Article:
She was a general, feared by the kingdoms near and far. It wasn’t what she was ever supposed to be. A woman, fragile-looking, and full of beauty. She wasn’t what you would typically see ruling over battalions of soldiers ready to fight at her beck and call.
How’d she get there? Well it’s a road of pain after pain, of sorrow and losing her loved ones all at once. They never tell you while growing up that kingdoms like the one she belongs to aren’t always well-protected. People are too busy being happy, working always towards the betterment of the kingdom. She’s not that angry about it to be honest, she would just have preferred knowing that she’d lose it all in the blink of an eye.
Does she love the kingdom? Does she love the rulers of the North and all its nearby territories, so feared by the other nations because of their power and might? Not really. But she’d die for it, for them, because it’s not the power nor the people that tethers her in this place. It’s not the beautiful scenery or peace she tries to maintain in the kingdom everyday of her life that makes her stay.
It’s for one girl who, at her lowest, gave her something to live for again. It’s for a gummy smile that shines brighter than the sunrise that could be seen from the highest towers that she guards. It’s for the princess of the kingdom, someday destined to rule but with a loving and gentle hand.
She’d stay in the place where she lost everything because it also holds the one thing she doesn’t have but will forever treasure.
“Hey, captain,” Jeongyeon greets her. “Been brooding again?”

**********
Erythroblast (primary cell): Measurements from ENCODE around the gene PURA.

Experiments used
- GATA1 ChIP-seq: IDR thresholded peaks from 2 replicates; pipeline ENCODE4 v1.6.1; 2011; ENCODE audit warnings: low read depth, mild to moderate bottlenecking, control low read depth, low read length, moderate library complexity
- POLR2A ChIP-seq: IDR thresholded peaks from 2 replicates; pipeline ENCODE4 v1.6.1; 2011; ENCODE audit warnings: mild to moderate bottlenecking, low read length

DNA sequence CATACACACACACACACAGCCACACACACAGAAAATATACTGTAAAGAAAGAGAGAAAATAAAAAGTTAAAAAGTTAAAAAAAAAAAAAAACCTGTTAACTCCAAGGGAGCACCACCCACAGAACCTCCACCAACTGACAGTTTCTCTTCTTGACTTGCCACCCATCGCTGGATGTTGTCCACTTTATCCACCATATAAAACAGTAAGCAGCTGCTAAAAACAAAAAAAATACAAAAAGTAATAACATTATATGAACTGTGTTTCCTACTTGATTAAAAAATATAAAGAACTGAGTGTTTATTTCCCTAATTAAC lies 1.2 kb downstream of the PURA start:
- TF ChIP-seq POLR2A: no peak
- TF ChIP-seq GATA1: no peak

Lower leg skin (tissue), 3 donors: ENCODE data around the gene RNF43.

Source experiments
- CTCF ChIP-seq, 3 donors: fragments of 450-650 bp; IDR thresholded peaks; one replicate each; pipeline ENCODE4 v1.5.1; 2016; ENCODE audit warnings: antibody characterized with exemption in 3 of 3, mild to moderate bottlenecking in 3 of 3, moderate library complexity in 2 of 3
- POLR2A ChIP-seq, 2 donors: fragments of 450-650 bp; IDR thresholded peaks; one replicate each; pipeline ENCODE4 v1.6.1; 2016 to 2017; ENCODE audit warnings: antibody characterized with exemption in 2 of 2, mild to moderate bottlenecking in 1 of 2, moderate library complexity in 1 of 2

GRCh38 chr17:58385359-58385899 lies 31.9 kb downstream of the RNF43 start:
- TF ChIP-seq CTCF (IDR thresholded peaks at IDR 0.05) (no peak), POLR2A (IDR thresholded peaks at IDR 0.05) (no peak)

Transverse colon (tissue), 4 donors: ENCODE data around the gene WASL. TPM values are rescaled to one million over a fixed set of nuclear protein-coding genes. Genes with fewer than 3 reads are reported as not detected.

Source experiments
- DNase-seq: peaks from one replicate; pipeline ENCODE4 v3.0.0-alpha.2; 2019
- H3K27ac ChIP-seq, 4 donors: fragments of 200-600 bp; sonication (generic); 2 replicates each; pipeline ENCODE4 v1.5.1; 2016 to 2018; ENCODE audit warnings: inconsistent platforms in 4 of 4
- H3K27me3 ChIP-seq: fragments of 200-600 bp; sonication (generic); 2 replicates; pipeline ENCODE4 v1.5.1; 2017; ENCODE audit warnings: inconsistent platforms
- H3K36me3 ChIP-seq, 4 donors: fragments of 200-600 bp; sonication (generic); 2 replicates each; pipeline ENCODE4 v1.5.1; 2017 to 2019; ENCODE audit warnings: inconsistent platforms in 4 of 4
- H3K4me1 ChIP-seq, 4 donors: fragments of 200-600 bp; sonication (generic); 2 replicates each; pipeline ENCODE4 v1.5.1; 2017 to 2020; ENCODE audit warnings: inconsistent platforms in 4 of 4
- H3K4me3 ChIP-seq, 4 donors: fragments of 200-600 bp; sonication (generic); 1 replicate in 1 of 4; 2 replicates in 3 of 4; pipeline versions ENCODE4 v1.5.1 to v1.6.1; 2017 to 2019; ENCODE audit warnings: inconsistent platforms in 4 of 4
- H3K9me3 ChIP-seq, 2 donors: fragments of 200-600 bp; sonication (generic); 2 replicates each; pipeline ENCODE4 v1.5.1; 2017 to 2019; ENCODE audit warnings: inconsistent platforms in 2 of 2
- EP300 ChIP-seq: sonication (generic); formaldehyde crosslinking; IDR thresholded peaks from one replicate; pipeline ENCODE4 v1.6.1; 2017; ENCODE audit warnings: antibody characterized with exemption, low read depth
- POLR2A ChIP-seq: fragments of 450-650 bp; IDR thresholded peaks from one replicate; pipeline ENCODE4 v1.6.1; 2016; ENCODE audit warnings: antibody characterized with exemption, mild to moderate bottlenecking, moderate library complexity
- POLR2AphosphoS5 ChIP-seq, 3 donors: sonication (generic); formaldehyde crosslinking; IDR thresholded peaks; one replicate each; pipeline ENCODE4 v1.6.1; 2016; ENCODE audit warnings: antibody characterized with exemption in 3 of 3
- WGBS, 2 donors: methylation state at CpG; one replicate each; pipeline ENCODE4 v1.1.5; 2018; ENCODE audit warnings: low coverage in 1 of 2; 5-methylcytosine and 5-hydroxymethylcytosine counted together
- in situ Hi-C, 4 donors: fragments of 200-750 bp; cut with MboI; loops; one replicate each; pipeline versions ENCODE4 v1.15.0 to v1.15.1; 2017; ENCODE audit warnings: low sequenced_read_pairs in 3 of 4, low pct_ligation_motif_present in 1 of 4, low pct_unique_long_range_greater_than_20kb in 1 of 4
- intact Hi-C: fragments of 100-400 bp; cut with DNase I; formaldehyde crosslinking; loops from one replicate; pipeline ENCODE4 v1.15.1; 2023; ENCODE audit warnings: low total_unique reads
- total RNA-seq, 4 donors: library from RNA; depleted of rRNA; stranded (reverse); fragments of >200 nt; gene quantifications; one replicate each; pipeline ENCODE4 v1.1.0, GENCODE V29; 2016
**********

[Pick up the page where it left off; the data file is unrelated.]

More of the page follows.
“How many times have I told you not to call me captain? You’re setting a bad example for the rest of the troops,” she says plainly.
“They know that only some of us can call you that, don’t worry,” her second-in-command only continues.
Most days, she wonders why she surrounds herself with people who seem to find it fun to annoy her but then she remembers that it’s just their way of showing love. Gods know her younger self took forever to get used to it.
“Do you want anything from me?” she asks.
“Not really but I heard there’s a royal gathering later, it’s going to be hard to accommodate everyone in front of the castle again.”
“Yes, it’s been planned since last week, Jeongyeon. Why weren’t you informed?”
“I was gone for that assassination down South.”
“I was told that you just led a watch in the East Kingdom to train some of our new recruits,” she says stiffly.
The silence that ensues is tense. She’s never liked not being in the know when it comes to the people she leads. Call her possessive but she’s the head of this kingdom’s military, the King isn’t supposed to overrule her, damn it.